Getz noted in his presentation that even with these advancements – at the same time, trial failure rates are remaining the same – 78% in the 1980s to 88% from 2010-2019. But what is promising is that over the last 20 months, the industry saw that collaboration works. The COVID vaccine was approved for emergency use in a compressed timeframe of 20 months, where in the past the average for vaccine trials was 74 months. The main reasons for this were collaboration, data sharing, best practices and partnerships across pharma, health systems and regulatory. Our challenge now is to make those reforms in process and execution of trials durable and sustainable.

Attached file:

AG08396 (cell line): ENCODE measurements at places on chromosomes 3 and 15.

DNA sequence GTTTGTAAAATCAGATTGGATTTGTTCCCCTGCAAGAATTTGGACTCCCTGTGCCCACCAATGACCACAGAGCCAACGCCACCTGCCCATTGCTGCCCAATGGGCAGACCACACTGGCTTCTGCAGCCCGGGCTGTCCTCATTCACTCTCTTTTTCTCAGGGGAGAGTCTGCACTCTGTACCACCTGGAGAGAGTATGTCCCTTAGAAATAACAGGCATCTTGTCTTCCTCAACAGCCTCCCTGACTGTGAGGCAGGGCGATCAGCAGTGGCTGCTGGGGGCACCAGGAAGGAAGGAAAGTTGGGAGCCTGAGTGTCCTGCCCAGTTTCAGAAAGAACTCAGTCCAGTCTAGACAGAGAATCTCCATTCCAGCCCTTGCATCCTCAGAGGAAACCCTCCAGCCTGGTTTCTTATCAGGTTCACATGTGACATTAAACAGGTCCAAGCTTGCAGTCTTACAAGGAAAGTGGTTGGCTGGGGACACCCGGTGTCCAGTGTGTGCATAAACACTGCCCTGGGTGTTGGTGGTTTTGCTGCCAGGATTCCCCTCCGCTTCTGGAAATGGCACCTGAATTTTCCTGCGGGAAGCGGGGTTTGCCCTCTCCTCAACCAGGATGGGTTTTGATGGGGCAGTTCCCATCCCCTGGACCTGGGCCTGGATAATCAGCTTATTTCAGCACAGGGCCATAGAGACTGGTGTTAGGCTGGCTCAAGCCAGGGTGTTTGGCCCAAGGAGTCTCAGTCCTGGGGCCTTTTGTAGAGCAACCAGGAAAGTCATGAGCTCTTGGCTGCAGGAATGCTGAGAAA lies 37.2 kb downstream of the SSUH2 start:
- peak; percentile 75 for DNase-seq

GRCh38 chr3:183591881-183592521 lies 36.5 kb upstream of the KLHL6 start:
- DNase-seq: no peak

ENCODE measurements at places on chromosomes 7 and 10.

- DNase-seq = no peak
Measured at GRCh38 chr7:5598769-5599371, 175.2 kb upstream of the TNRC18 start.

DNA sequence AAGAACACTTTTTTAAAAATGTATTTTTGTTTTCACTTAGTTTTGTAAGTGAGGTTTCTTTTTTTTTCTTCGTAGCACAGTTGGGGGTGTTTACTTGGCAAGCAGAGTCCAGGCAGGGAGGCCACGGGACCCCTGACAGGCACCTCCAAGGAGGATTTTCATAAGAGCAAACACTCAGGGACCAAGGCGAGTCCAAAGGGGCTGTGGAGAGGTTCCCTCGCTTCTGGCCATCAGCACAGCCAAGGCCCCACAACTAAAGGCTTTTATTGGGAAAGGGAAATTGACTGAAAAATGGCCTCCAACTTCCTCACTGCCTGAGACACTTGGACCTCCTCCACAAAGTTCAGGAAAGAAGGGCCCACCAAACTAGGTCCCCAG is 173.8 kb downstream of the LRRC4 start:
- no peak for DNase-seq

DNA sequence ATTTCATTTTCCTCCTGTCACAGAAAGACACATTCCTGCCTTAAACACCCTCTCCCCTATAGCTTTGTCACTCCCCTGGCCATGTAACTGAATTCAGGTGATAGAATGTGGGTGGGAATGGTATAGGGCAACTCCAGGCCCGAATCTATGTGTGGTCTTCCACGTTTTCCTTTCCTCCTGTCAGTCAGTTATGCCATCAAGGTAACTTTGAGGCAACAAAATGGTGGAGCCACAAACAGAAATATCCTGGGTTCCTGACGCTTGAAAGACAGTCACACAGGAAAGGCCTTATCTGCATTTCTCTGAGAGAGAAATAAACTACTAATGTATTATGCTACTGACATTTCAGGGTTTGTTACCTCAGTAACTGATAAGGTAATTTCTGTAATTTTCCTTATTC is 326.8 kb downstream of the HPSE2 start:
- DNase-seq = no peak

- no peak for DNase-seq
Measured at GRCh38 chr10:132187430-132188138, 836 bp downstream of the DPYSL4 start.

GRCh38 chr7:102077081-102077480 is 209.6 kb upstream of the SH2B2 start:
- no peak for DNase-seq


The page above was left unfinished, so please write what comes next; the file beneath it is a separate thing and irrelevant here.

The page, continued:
He mentioned some of the shortcomings of trials that have been lurking in the shadows for some time are being addressed. Industry has awakened and continues to work to improve diversity. The Pharmaceutical Industry understands the importance of diversity now more than ever. Industry cannot continue to have statistics that show 70% of trial patients are white as physiological differences between races and gender are real. Today, only 20% to 25% of cardiac study patients are women, and they have an equal chance of heart disease as men.
The Future of Healthcare raises the Importance of Data
As you look at the DIA artists’ mural regarding the Future of Healthcare, Adaptive Clinical agrees with many of the key points from the Keynote, and we want to emphasize that data impacts all areas of the approval process for new clinical trials. Getz went on to close his presentation with these thoughts: